Running combat in the theater of the mind goes hand-in-hand with running with fewer players. The fewer players there are, the easier it is to understand what's going on when we're describing a battle. The fewer characters, the fewer monsters. The whole situation becomes simpler, easier to understand, and easier to visualize.
Playing online is different than playing in person and we need new rules of table etiquette to account for it. Discuss these with your players early and often to make your games run well for everyone.
Take extra time for tech support. When you bring four to six people online to play D&D, someone's going to have trouble with their setup. Getting all of the audio working, both in and out, is tricky. Different systems, different software, different setups; all of these complicate getting connected. When you bring in a handful of people to play online someone will have a problem.
Ask your players to come early to get set up or, better yet, set up an individual session with each of them ahead of time to make sure everything is working. Even then it may work at one time but not another so be patient and be prepared to help them out or have another player help them out. When in doubt, call them on the phone and walk them through any problems they might have.
Mute audio between turns. If you have more than a couple of players you may want them to mute their mics between turns. Latency and drop-outs can break up the smooth stream of conversation so muting mics can help prevent interruptions at the wrong time. If it gets really bad you can use the text channel to have people queue up with questions so when you're done with your (hopefully short) narrative you can go through the list of folks who have questions.
Shine the spotlight equally. When you don't have the players there in front of you it can be hard to ensure you're giving each player their due attention. This can get exasperated if some of your players are more active (and loud) than others. You'll want to pay special attention to ensure you're giving each player their due time. You might go so far as to keep them in initiative order throughout the whole game and keep going through the list to see what they will do in any given circumstances. Let players know you'll be cutting them off to bring other players in when their turn is up.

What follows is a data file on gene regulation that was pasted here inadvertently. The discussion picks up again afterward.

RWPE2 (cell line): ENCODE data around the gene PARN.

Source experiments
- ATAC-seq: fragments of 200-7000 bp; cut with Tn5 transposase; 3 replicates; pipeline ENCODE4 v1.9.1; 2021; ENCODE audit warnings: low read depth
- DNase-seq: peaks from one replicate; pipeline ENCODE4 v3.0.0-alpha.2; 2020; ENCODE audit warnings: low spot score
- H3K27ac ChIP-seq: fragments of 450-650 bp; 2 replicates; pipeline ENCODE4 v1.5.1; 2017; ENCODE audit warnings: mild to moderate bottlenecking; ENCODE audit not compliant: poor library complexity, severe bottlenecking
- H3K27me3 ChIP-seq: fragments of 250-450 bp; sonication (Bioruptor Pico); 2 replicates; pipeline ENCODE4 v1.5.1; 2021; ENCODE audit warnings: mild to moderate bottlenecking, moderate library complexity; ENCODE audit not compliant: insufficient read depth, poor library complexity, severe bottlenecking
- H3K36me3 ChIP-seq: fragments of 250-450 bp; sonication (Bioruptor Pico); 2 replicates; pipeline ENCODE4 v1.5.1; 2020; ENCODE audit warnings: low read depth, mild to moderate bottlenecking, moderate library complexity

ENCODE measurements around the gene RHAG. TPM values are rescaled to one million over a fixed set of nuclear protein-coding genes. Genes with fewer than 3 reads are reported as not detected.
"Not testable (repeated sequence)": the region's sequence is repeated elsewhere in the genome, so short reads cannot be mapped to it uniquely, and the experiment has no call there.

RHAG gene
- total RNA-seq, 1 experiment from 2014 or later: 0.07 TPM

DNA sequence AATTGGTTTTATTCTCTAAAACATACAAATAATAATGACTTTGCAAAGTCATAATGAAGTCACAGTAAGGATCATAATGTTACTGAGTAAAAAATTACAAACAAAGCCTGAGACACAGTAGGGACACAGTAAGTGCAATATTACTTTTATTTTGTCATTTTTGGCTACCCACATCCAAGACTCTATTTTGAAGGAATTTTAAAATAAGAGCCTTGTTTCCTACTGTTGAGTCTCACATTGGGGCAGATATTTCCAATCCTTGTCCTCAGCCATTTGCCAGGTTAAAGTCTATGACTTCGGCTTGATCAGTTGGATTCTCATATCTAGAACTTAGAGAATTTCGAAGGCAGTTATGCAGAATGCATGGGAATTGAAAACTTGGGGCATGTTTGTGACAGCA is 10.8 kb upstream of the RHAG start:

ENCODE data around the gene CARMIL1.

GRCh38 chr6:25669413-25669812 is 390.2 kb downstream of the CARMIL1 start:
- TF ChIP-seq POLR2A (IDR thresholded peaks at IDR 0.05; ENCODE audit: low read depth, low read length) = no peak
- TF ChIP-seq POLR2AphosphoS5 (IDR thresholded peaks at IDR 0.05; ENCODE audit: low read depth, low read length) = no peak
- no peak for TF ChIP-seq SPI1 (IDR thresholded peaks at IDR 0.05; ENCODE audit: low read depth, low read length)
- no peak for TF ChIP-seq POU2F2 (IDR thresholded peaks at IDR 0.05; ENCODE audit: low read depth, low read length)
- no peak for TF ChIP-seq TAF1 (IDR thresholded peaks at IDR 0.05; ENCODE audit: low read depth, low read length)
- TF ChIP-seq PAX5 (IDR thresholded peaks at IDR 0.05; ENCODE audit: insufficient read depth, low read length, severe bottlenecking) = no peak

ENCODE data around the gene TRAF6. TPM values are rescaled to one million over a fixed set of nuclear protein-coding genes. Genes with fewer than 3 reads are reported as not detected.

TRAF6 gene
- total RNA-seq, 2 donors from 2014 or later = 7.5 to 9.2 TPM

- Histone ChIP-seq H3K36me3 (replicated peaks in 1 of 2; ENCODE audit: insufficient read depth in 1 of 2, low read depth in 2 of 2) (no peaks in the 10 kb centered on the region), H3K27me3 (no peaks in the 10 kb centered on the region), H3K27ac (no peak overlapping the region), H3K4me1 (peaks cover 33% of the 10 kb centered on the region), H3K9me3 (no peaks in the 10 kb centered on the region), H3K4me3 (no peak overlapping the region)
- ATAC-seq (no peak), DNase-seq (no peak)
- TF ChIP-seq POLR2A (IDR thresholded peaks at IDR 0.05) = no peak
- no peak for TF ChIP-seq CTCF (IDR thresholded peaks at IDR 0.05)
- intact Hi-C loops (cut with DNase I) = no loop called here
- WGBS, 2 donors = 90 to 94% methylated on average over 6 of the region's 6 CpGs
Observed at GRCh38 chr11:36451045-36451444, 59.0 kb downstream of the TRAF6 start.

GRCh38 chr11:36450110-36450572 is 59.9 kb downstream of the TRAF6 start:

Use webcams to increase engagement. Many online DMs mentioned the value of using webcams. Not only do they help keep people more physically connected to one another but they help players to stay engaged with the game itself. Without a camera it's easy to alt-tab over and check the news. No one wants to do that.
Use headphones. Some camera and mic setups are sophisticated enough to avoid feeding audio back into the mic but many are not and even the good ones screw it up from time to time. Ask your players to wear headphones when they play. Mention it before the game so everyone's prepared.
When we find ourselves unable to get together in person to play D&D, it's worth the effort to play online. I'd say it's important. Socializing with other people is a critical component of our health. Playing D&D online takes work but we need nothing more than a good audio chat program to continue to share fantastic stories with our friends and loved ones.
If you haven't tried playing D&D online or are not comfortable doing so, give it another try. In these days of social distancing it is ever more important to our health and well being to take the opportunities we can to play games with our friends. Push yourself out of your comfort zone and have some fun playing D&D online.